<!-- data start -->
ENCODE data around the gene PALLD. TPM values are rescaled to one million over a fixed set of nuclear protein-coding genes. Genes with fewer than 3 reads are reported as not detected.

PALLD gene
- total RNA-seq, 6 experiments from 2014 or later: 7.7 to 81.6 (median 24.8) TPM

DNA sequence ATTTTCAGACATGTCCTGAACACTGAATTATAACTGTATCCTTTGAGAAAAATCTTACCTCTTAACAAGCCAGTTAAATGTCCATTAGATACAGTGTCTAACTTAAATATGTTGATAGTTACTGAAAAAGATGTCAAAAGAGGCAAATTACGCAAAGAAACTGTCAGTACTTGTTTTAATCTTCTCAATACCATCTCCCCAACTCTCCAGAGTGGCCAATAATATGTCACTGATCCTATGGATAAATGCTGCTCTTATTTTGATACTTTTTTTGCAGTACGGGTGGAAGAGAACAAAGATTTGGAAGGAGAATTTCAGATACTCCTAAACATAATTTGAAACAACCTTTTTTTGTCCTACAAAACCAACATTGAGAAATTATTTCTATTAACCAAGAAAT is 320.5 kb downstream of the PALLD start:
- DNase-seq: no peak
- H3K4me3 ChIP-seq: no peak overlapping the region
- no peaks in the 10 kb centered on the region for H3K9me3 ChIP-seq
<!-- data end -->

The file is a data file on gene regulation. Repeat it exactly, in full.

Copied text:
ENCODE data around the gene PALLD. TPM values are rescaled to one million over a fixed set of nuclear protein-coding genes. Genes with fewer than 3 reads are reported as not detected.

PALLD gene
- total RNA-seq, 6 experiments from 2014 or later: 7.7 to 81.6 (median 24.8) TPM

DNA sequence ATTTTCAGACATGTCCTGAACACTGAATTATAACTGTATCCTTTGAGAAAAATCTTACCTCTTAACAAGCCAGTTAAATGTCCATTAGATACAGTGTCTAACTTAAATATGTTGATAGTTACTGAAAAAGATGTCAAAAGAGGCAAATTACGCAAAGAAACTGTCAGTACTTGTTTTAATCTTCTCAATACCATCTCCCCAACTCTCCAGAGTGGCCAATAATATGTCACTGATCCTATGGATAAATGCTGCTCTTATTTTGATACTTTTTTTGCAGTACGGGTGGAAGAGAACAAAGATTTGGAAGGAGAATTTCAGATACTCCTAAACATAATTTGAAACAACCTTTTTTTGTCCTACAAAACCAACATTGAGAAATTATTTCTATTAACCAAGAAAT is 320.5 kb downstream of the PALLD start:
- DNase-seq: no peak
- H3K4me3 ChIP-seq: no peak overlapping the region
- no peaks in the 10 kb centered on the region for H3K9me3 ChIP-seq